October 10, 2016
Poll: Illinois voters divided over remaining in the state
CARBONDALE, Ill. -- Illinois registered voters are divided over whether they would like to leave the state or stay, according to the latest poll from Southern Illinois University Carbondale’s Paul Simon Public Policy Institute.
Specifically, the poll found that 47 percent say they would like to move and 51 percent prefer to remain in the state. Just under 2 percent said they didn’t know.
The poll also showed 20 percent said it was extremely likely, somewhat likely or likely they would leave the state in the coming year. Nearly 80 percent said it was unlikely.
Taxes are the single biggest reason people want to leave, the weather is next, followed by government and jobs. Specifically, 27 percent cite taxes as the motive for departing, 16 percent say weather, 15 percent cite government and 13 percent name jobs and education.
“There are lots of reasons why people want to leave,” David Yepsen, institute director, said. “Not much can be done about the weather but policy makers can do something about perceptions of the quality of services, tax competitiveness, tax fairness and educational and job opportunities.
“People often don’t feel they get good value for their tax dollars and with frequent stories of public corruption or the large numbers of governmental units, it’s no wonder why they feel that way,” he said.
People under 50 are much more likely to want to leave than the rest of the population. Fifty-seven percent of millennials (under 35) want to leave the state while 58 percent of those between 35 and 50 want to leave. Only 29 percent of adults over age 66 want to leave Illinois
“Policy-makers argue over whether people are leaving or not,” Yepsen said. “The most troubling finding in this poll is that so many younger people are thinking about it. That’s the state’s future.”
The measurements are one indication of how unhappy many people are with the state. The poll also found a staggering 84 percent of Illinois voters said the state was headed in the wrong direction while only 10 percent said it was on the right track.
The poll of 1,000 registered voters was taken Sept. 27-Oct 5 and has a margin for error of 3.1 percentage points.
The poll mirrors what the Gallup Poll found three years ago. Then, 50 percent of Illinois residents said they would leave the state if they could. No other state ranked higher for would-be departures. Gallup also found in 2013 that 19 percent of residents said they were extremely, very or somewhat likely to move in the coming year.
The latest Simon Poll also showed Illinois voters think the state is in worse shape than the country or things closer to home. There were 59 percent who said the country is headed in the wrong direction while 43 percent said their local area was moving the wrong way.
On a brighter note, there are 52 percent who say the quality of life in their area ranges from excellent to good.
Poll results are available here.
For more results, contact Yepsen at 618/453-4009 or John Jackson, institute visiting professor, at 618/453-4003.
The margin of error for the entire sample of 1,000 voters is plus or minus 3.1 percentage points. This means that if we conducted the survey 100 times, in 95 of those instances, the population proportion would be within plus or minus the reported margin for error for each subsample. For subsamples, the margin of error increases as the sample size goes down. The margin of error was not adjusted for design effects.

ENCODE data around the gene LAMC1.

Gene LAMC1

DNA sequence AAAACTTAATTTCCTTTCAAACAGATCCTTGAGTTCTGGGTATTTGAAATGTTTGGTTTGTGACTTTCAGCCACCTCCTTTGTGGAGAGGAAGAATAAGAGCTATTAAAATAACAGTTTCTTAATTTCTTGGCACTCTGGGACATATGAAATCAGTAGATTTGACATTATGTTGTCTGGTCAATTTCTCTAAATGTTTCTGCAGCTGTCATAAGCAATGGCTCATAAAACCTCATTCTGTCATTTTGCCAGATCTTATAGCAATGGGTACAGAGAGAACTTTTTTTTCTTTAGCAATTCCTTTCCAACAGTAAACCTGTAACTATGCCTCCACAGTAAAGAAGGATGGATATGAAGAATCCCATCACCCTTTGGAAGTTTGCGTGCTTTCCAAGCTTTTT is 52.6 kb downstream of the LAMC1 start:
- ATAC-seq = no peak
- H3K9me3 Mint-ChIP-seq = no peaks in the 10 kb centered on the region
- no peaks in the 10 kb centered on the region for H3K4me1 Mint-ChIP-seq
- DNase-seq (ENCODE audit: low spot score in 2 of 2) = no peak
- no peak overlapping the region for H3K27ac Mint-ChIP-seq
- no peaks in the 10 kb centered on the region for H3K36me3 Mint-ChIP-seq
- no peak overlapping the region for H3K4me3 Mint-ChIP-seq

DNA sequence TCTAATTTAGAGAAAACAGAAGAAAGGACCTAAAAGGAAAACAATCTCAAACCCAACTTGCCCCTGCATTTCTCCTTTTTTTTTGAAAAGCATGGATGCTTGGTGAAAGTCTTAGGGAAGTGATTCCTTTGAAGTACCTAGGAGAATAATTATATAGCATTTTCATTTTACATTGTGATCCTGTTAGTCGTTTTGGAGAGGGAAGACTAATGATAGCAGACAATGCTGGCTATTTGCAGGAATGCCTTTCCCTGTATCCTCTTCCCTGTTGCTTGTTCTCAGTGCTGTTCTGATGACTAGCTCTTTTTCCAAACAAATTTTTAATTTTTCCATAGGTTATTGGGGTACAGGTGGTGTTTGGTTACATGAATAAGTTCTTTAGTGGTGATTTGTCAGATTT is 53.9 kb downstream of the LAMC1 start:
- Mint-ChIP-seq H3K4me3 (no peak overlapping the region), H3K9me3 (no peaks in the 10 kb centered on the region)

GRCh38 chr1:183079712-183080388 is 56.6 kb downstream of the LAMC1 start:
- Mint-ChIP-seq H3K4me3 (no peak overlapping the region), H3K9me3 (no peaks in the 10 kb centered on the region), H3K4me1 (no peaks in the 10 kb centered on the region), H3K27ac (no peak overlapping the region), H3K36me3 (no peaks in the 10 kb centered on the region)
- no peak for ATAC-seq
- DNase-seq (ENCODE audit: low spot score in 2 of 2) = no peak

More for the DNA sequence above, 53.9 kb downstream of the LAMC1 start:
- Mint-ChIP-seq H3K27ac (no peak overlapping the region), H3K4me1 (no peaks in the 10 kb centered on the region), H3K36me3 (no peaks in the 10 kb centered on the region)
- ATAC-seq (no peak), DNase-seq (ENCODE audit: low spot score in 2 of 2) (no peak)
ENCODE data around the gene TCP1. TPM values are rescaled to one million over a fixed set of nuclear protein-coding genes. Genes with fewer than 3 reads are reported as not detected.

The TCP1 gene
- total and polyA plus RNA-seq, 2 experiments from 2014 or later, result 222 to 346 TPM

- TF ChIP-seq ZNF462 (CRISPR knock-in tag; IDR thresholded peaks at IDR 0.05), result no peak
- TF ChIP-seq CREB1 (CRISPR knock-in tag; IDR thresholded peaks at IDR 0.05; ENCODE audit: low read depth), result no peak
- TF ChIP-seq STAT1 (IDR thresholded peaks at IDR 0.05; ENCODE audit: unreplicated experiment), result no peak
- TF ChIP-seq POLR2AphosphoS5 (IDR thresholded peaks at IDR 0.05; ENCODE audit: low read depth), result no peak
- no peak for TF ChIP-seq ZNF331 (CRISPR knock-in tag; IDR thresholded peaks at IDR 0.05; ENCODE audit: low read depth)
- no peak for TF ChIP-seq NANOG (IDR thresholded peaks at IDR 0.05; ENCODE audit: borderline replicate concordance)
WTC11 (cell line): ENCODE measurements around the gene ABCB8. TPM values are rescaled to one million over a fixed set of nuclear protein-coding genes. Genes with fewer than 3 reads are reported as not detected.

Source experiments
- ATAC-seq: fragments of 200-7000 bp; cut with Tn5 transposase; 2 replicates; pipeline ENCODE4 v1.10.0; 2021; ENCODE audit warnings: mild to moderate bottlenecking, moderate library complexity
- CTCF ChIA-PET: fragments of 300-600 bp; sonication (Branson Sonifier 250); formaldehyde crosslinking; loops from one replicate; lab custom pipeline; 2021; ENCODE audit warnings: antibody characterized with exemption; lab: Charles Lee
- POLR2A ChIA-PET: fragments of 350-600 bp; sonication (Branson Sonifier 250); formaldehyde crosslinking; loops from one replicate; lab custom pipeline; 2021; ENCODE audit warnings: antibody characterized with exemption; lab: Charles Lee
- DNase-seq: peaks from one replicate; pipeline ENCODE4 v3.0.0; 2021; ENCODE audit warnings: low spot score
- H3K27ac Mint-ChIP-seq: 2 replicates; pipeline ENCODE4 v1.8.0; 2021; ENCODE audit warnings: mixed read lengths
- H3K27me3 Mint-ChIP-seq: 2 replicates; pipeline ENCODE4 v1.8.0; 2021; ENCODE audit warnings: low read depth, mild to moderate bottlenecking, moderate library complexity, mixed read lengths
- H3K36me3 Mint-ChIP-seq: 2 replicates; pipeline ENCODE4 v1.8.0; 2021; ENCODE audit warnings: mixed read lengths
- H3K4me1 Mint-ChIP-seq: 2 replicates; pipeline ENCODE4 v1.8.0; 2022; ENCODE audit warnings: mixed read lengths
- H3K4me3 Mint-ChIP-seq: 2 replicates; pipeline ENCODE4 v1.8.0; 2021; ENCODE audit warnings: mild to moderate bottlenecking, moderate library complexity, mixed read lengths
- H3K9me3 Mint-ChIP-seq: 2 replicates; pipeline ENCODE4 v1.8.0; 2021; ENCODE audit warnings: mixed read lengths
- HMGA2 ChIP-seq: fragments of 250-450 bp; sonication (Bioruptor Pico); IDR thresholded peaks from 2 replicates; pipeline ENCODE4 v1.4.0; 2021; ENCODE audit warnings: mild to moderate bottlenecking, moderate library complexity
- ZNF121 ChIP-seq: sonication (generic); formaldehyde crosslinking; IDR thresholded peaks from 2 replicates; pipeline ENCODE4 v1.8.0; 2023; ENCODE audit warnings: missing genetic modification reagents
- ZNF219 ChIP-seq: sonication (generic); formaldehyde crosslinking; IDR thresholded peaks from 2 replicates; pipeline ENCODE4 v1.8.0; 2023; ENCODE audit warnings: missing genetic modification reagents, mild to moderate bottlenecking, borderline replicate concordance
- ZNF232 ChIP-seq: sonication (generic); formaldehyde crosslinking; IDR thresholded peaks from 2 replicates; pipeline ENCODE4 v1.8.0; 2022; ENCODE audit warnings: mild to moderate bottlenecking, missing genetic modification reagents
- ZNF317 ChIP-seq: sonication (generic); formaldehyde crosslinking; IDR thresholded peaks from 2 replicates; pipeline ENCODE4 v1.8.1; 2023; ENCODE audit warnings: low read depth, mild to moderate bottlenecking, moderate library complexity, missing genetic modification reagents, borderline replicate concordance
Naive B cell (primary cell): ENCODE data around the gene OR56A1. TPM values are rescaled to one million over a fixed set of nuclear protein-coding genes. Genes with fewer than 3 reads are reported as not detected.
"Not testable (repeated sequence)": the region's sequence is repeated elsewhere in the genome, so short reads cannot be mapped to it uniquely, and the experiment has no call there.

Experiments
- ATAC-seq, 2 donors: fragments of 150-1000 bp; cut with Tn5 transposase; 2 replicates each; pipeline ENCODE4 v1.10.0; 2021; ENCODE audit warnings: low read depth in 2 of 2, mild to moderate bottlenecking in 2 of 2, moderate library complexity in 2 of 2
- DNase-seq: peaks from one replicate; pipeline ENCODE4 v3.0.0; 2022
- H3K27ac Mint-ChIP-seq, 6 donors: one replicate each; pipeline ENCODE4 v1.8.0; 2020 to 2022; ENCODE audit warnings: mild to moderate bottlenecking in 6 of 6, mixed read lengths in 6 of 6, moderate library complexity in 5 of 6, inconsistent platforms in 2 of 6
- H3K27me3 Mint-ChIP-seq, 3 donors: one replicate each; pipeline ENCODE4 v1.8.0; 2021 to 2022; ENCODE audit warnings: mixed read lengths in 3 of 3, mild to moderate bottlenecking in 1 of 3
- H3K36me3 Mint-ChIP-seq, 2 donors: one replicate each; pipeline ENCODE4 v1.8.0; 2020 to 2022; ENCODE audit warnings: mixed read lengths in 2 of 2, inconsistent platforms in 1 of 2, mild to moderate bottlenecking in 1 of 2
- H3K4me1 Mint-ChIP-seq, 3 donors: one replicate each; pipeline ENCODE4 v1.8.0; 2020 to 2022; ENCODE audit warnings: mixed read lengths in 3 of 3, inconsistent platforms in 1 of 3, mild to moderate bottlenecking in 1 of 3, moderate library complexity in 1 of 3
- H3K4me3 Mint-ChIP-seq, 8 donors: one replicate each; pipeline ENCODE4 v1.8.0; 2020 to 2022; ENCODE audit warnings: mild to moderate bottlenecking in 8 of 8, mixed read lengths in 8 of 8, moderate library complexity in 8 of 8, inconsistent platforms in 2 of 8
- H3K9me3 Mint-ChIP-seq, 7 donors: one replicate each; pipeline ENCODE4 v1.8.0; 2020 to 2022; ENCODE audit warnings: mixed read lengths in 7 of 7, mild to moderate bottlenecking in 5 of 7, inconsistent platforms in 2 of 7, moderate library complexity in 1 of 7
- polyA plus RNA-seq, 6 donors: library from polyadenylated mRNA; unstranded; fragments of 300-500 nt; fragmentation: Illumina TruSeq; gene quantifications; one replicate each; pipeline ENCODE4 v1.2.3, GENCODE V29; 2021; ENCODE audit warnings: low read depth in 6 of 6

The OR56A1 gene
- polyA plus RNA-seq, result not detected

Live telephone interviews were conducted by Customer Research International of San Marcos, Texas using the random digit dialing method. The telephone sample was provided to Customer Research International by Scientific Telephone Samples. Potential interviewees were screened based on whether they were registered voters and quotas based on area code and sex (<60% female). Interviewers asked to speak to the youngest registered voter at home at the time of the call. Cell phone interviews accounted for 60 percent of the sample. A Spanish language version of the questionnaire and a Spanish-speaking interviewer were made available.
Field work was conducted from Sept. 27 to Oct. 2. No auto-dial or “robo” polling is included. Customer Research International reports no Illinois political clients. The survey was paid for with non-tax dollars from the institute’s endowment fund. The data were not weighted in any way. Crosstabs for the referenced questions will be on the institute’s polling website, http://paulsimoninstitute.siu.edu/opinion-polls/index.php
The Paul Simon Public Policy Institute is a member of the American Association for Public Opinion Research’s (AAPOR) Transparency Initiative. AAPOR works to encourage objective survey standards for practice and disclosure. Membership in the Transparency Initiative reflects a pledge to practice transparency in reporting survey-based findings.
Simon Institute polling data are archived by four academic institutions for use by scholars and the public. The four open source data repositories are: the Roper Center for Public Opinion Research (http://ropercenter.cornell.edu/polls/), the University of Michigan’s Inter-university Consortium for Political and Social Research (http://home.isr.umich.edu/centers/icpsr/), the University of North Carolina’s Odum Institute Dataverse Network (https://dataverse.unc.edu/), and the Simon Institute Collection at OpenSIUC (http://opensiuc.lib.siu.edu/ppi/).
Note: The “Paul Simon Public Policy Institute Poll,” the “Simon Poll” and the “Southern Illinois Poll” are the copyrighted trademarks of the Board of Trustees of Southern Illinois University. Use and publication of these polls is encouraged -- but only with credit to the Paul Simon Public Policy Institute at SIU Carbondale.